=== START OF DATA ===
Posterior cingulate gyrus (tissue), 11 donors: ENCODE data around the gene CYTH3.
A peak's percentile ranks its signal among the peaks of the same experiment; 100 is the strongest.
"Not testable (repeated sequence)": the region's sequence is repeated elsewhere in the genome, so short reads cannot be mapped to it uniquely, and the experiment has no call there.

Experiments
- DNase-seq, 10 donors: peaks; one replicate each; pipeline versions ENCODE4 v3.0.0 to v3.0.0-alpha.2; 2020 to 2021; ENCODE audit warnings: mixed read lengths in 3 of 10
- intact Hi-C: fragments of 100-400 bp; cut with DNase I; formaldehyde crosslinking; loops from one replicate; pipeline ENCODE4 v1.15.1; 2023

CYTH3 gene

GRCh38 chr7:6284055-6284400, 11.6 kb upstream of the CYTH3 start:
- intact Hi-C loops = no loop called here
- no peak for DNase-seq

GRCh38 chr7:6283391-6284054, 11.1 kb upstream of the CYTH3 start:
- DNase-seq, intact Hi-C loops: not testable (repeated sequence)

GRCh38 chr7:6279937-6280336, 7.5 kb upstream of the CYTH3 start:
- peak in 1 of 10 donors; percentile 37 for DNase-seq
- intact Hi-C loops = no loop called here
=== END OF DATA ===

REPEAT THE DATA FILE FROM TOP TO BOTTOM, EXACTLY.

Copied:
Posterior cingulate gyrus (tissue), 11 donors: ENCODE data around the gene CYTH3.
A peak's percentile ranks its signal among the peaks of the same experiment; 100 is the strongest.
"Not testable (repeated sequence)": the region's sequence is repeated elsewhere in the genome, so short reads cannot be mapped to it uniquely, and the experiment has no call there.

Experiments
- DNase-seq, 10 donors: peaks; one replicate each; pipeline versions ENCODE4 v3.0.0 to v3.0.0-alpha.2; 2020 to 2021; ENCODE audit warnings: mixed read lengths in 3 of 10
- intact Hi-C: fragments of 100-400 bp; cut with DNase I; formaldehyde crosslinking; loops from one replicate; pipeline ENCODE4 v1.15.1; 2023

CYTH3 gene

GRCh38 chr7:6284055-6284400, 11.6 kb upstream of the CYTH3 start:
- intact Hi-C loops = no loop called here
- no peak for DNase-seq

GRCh38 chr7:6283391-6284054, 11.1 kb upstream of the CYTH3 start:
- DNase-seq, intact Hi-C loops: not testable (repeated sequence)

GRCh38 chr7:6279937-6280336, 7.5 kb upstream of the CYTH3 start:
- peak in 1 of 10 donors; percentile 37 for DNase-seq
- intact Hi-C loops = no loop called here